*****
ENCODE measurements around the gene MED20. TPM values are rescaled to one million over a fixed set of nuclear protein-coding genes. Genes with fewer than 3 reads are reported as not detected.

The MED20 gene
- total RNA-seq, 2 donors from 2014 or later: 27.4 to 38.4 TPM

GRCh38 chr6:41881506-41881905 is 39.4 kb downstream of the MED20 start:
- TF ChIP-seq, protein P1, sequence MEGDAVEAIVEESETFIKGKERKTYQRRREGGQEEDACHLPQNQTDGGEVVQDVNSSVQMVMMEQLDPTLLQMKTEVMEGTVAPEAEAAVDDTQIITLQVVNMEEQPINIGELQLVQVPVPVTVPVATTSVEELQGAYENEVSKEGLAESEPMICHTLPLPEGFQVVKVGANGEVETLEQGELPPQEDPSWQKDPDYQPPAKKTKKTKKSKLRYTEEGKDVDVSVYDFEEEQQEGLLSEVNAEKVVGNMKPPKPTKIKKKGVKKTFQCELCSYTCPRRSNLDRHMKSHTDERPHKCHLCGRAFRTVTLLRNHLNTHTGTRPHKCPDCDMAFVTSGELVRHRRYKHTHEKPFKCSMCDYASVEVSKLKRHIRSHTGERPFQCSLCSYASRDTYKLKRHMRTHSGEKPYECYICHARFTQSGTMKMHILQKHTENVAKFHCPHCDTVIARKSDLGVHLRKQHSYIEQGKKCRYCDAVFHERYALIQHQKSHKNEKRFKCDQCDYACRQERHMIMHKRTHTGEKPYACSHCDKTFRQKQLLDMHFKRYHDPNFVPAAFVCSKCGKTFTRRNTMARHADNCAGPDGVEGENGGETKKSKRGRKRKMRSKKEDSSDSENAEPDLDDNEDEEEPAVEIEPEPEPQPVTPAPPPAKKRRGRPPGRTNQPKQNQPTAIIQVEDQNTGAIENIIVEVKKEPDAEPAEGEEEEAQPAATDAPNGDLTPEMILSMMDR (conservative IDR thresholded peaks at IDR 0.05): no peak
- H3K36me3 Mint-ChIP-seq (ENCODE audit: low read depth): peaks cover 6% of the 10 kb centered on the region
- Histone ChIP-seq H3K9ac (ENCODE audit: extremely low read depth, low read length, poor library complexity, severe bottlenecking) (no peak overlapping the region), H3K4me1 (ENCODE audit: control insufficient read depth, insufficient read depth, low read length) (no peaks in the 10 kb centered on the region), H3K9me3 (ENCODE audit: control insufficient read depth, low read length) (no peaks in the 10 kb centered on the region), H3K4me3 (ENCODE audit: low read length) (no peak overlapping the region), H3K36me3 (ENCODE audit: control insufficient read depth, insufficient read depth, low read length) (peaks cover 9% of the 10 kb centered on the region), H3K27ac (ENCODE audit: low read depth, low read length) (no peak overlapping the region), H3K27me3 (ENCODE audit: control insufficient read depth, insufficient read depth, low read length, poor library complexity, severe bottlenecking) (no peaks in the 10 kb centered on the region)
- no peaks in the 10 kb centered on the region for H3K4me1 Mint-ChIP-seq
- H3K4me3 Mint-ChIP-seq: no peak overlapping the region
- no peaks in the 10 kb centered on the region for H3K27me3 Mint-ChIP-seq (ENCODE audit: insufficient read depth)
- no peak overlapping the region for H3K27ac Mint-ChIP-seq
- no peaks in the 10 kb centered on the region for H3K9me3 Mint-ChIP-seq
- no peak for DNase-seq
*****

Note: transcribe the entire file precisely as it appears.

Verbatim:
ENCODE measurements around the gene MED20. TPM values are rescaled to one million over a fixed set of nuclear protein-coding genes. Genes with fewer than 3 reads are reported as not detected.

The MED20 gene
- total RNA-seq, 2 donors from 2014 or later: 27.4 to 38.4 TPM

GRCh38 chr6:41881506-41881905 is 39.4 kb downstream of the MED20 start:
- TF ChIP-seq, protein P1, sequence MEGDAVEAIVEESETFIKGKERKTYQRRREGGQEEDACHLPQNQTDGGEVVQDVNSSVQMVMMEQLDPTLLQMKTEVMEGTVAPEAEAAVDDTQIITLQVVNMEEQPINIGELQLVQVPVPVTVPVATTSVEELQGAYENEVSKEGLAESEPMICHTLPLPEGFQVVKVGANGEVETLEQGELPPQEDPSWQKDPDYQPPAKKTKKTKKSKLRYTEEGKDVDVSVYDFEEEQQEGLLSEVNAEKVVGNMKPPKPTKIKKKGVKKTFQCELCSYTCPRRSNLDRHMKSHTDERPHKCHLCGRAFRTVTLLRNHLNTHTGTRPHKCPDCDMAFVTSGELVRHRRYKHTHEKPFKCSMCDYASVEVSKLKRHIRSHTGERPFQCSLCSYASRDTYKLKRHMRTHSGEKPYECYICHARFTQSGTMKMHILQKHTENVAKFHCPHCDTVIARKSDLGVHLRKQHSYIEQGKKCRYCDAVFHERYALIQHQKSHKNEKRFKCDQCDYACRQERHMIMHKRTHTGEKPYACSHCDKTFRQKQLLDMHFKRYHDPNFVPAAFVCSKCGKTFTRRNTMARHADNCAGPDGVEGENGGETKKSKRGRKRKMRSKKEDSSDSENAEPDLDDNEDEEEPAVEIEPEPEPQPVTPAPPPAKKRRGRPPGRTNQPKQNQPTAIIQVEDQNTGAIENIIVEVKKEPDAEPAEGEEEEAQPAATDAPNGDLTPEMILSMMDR (conservative IDR thresholded peaks at IDR 0.05): no peak
- H3K36me3 Mint-ChIP-seq (ENCODE audit: low read depth): peaks cover 6% of the 10 kb centered on the region
- Histone ChIP-seq H3K9ac (ENCODE audit: extremely low read depth, low read length, poor library complexity, severe bottlenecking) (no peak overlapping the region), H3K4me1 (ENCODE audit: control insufficient read depth, insufficient read depth, low read length) (no peaks in the 10 kb centered on the region), H3K9me3 (ENCODE audit: control insufficient read depth, low read length) (no peaks in the 10 kb centered on the region), H3K4me3 (ENCODE audit: low read length) (no peak overlapping the region), H3K36me3 (ENCODE audit: control insufficient read depth, insufficient read depth, low read length) (peaks cover 9% of the 10 kb centered on the region), H3K27ac (ENCODE audit: low read depth, low read length) (no peak overlapping the region), H3K27me3 (ENCODE audit: control insufficient read depth, insufficient read depth, low read length, poor library complexity, severe bottlenecking) (no peaks in the 10 kb centered on the region)
- no peaks in the 10 kb centered on the region for H3K4me1 Mint-ChIP-seq
- H3K4me3 Mint-ChIP-seq: no peak overlapping the region
- no peaks in the 10 kb centered on the region for H3K27me3 Mint-ChIP-seq (ENCODE audit: insufficient read depth)
- no peak overlapping the region for H3K27ac Mint-ChIP-seq
- no peaks in the 10 kb centered on the region for H3K9me3 Mint-ChIP-seq
- no peak for DNase-seq